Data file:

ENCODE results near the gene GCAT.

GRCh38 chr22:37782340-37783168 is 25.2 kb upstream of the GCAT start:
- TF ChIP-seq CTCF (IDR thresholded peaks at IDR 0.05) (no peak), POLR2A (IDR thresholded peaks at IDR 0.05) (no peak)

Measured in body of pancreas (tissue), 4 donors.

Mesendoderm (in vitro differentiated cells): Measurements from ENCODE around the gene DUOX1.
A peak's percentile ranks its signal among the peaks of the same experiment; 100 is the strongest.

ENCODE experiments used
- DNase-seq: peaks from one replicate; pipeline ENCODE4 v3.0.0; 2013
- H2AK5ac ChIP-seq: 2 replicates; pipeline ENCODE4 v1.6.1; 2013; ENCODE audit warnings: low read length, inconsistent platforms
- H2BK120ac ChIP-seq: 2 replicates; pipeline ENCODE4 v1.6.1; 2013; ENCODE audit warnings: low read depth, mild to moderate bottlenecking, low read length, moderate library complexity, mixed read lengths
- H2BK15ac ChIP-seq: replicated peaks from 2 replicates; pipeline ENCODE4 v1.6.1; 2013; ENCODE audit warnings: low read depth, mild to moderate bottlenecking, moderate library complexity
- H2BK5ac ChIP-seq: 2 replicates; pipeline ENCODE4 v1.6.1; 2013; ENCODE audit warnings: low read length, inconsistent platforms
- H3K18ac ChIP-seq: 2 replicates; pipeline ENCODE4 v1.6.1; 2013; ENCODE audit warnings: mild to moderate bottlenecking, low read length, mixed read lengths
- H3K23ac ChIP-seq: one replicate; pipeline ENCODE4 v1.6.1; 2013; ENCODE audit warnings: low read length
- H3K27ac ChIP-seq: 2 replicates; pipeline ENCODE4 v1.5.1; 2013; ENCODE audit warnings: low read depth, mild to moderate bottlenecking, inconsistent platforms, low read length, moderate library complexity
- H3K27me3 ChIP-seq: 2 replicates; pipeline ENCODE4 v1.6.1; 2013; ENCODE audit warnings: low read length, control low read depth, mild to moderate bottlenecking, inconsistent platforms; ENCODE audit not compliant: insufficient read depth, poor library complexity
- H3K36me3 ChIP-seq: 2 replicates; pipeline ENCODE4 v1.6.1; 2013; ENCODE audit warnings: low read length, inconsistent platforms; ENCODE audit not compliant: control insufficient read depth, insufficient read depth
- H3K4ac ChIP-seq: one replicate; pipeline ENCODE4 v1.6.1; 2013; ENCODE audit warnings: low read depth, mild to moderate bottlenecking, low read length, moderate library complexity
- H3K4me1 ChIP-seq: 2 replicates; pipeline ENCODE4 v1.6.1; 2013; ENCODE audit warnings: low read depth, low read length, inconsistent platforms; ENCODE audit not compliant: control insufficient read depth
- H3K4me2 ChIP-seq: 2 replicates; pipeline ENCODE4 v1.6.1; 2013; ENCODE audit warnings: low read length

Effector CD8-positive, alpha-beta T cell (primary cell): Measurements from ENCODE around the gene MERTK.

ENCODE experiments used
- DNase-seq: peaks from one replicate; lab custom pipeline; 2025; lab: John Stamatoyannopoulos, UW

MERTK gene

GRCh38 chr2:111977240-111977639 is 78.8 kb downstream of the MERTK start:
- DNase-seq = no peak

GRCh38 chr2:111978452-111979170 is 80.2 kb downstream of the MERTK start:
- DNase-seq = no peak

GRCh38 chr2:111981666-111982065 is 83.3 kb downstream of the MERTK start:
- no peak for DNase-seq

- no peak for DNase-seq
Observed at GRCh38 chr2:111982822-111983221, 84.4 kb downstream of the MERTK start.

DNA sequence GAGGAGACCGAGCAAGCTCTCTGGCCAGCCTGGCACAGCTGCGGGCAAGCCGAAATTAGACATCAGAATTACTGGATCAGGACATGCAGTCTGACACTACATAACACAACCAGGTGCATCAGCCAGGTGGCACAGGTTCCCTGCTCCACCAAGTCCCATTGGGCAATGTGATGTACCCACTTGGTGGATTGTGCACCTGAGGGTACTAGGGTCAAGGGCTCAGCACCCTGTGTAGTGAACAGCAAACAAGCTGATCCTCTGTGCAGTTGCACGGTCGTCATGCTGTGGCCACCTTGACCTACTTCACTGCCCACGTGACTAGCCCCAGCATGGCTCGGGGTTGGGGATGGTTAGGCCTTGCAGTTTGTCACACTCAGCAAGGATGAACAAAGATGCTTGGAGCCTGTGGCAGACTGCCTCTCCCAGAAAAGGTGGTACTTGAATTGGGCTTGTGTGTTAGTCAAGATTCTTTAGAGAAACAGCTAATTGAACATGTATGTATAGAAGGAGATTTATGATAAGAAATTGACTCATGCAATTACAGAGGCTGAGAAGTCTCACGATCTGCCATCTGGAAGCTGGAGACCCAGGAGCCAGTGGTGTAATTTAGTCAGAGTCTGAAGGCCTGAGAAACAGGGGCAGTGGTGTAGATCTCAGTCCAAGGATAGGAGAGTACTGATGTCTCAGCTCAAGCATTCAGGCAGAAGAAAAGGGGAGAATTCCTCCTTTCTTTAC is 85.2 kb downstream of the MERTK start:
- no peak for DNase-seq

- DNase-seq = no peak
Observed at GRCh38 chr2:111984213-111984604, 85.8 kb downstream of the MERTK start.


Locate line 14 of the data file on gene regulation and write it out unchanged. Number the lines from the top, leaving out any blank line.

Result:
- H3K23ac ChIP-seq: one replicate; pipeline ENCODE4 v1.6.1; 2013; ENCODE audit warnings: low read length